In jails and prisons around the world, tattoos can become a significant part of an inmate’s uniform, not only marking the crime they’re in for but also serving as a way to communicate with others.
Arkady Bronnikov, regarded as Russia’s leading expert on tattoo iconography, recently released a collection of around 180 photographs of criminals locked up in Soviet penal institutes. Russian Criminal Tattoo Police Files, published by FUEL, is probably the largest collection of prison tattoo photographs to date, at 256 pages.
In the 1930s, Russian criminal castes began to emerge, such as the Masti (suits) and the Vor v Zakone (rus. Вор в Законе) or Blatnye (authoritative thieves), and with that a tattoo culture to define rank and reputation. Up until World War II, any tattoo could denote a professional criminal, the only exception being tattoos on sailors.
A thief’s collection of tattoos represents his “suit” (mast), which indicates his status within the community of thieves and his control over other thieves within the thieves’ law. In Russian criminal jargon or Fenya (феня), a full set of tattoos is known as frak s ordenami (a tailcoat with decorations).
The tattoos show a “service record” of achievements and failures, prison sentences, and the type of work a criminal does. They might also represent his “thief’s family”, naming others within hearts or with the traditional tomcat image.
Misappropriation of the tattoos of a “legitimate thief” could be punished by death, or the prisoner would be forced to remove them themselves “with a knife, sandpaper, a shard of glass or a lump of brick”.
In the 1950s Nikita Khrushchev declared a policy for the eradication of criminality from Soviet society. Along with propaganda denouncing the “traditional thief” that had grown in popularity in Russian culture, punishments in the prisons intensified for anyone that identified as a legitimate thief, including beatings and torture. As a response to this persecution, the thieves’ laws were intensified and the punishment for prisoners wearing unearned tattoos increased from removal to rape and murder.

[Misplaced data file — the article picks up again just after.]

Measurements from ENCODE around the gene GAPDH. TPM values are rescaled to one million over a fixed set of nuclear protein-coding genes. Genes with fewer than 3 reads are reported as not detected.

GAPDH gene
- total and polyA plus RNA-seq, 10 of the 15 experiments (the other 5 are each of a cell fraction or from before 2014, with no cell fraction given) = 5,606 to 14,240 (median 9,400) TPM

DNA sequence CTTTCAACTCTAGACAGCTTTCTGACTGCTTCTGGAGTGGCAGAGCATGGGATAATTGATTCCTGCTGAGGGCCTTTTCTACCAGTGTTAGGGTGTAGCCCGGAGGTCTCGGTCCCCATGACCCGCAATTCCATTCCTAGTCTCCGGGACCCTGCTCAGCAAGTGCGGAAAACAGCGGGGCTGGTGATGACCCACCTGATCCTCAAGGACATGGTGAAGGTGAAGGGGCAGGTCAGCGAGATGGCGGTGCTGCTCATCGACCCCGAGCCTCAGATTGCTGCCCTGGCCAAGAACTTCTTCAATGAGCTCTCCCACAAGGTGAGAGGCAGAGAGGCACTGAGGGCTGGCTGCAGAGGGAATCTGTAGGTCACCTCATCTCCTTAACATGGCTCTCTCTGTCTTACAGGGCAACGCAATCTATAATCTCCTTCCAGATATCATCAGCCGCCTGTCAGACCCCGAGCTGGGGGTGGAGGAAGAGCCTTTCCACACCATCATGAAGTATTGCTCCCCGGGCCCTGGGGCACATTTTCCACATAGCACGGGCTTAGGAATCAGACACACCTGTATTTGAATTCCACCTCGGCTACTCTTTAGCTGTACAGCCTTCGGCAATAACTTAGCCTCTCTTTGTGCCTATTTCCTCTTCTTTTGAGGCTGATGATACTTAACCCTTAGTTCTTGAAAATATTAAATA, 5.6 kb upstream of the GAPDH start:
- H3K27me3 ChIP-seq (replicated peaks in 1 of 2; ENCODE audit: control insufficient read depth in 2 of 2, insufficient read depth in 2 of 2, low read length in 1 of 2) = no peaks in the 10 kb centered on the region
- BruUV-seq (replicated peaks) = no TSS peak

By the 1970s, the intensification of the thieves’ laws had resulted in reprisals against the legitimate thieves, orchestrated by prison authorities who would often throw a legitimate thief into cells with prisoners they had punished or raped. To reduce tensions, criminal leaders outlawed rites of passage and outlawed rape as a punishment.
Fights between inmates were outlawed and conflicts were to be resolved through mediation by senior thieves. Additionally, a fashion for tattooing had spread through juvenile prisons, increasing the number of inmates with “illegitimate” tattoos. This ubiquity along with the reduction in violence meant that the “criminal authorities” stopped punishing “unearned” tattoos.
In 1985, perestroika and the new increase in tattoo parlors made tattooing fashionable, and further diluted the status of tattoos as a solely criminal attribute.
Common designs and themes grew over the years, often having different meanings depending on the location of the tattoo. The imagery often does not literally mean what it is depicting—for example, tattoos displaying Nazi imagery represent a rejection of authority rather than an adherence to Nazism.
Combinations of imagery, such as a rose, barbed wire, and a dagger, form combined meanings. According to lexicographer Alexei Plutser-Sarno, tattoos become the only “real aspects of his life”. They are a symbol of the owner’s commitment to the war against the non-thief, the police (menty), and the “bitch” (suka).
The environment in the Soviet era was one of heavy visual propaganda, and the tattoos are a reaction to that, and a “grin at authority” (oskal na vlast), often directly parodying official Soviet slogans with Communist Party leaders often depicted as devils, donkeys, or pigs.
(Photo credit: Arkady Bronnikov / FUEL).